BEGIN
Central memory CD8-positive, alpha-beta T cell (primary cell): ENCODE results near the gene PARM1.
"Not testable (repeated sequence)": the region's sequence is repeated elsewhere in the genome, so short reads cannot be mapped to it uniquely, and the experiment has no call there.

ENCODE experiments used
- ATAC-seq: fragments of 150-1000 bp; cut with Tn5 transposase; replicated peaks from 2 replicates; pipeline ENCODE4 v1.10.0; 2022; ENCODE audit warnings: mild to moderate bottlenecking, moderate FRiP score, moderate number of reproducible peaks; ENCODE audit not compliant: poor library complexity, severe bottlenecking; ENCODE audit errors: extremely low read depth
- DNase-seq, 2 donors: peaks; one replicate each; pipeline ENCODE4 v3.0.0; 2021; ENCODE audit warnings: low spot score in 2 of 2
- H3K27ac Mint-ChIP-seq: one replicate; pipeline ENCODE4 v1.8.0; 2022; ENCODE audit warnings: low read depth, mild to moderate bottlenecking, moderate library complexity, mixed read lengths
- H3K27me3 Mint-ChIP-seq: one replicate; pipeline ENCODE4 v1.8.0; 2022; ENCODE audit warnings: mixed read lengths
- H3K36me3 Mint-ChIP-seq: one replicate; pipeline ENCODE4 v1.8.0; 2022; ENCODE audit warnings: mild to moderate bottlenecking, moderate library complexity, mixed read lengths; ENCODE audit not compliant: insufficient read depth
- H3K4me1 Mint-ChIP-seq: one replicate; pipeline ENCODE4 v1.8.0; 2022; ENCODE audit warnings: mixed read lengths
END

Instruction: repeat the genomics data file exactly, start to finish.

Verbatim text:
Central memory CD8-positive, alpha-beta T cell (primary cell): ENCODE results near the gene PARM1.
"Not testable (repeated sequence)": the region's sequence is repeated elsewhere in the genome, so short reads cannot be mapped to it uniquely, and the experiment has no call there.

ENCODE experiments used
- ATAC-seq: fragments of 150-1000 bp; cut with Tn5 transposase; replicated peaks from 2 replicates; pipeline ENCODE4 v1.10.0; 2022; ENCODE audit warnings: mild to moderate bottlenecking, moderate FRiP score, moderate number of reproducible peaks; ENCODE audit not compliant: poor library complexity, severe bottlenecking; ENCODE audit errors: extremely low read depth
- DNase-seq, 2 donors: peaks; one replicate each; pipeline ENCODE4 v3.0.0; 2021; ENCODE audit warnings: low spot score in 2 of 2
- H3K27ac Mint-ChIP-seq: one replicate; pipeline ENCODE4 v1.8.0; 2022; ENCODE audit warnings: low read depth, mild to moderate bottlenecking, moderate library complexity, mixed read lengths
- H3K27me3 Mint-ChIP-seq: one replicate; pipeline ENCODE4 v1.8.0; 2022; ENCODE audit warnings: mixed read lengths
- H3K36me3 Mint-ChIP-seq: one replicate; pipeline ENCODE4 v1.8.0; 2022; ENCODE audit warnings: mild to moderate bottlenecking, moderate library complexity, mixed read lengths; ENCODE audit not compliant: insufficient read depth
- H3K4me1 Mint-ChIP-seq: one replicate; pipeline ENCODE4 v1.8.0; 2022; ENCODE audit warnings: mixed read lengths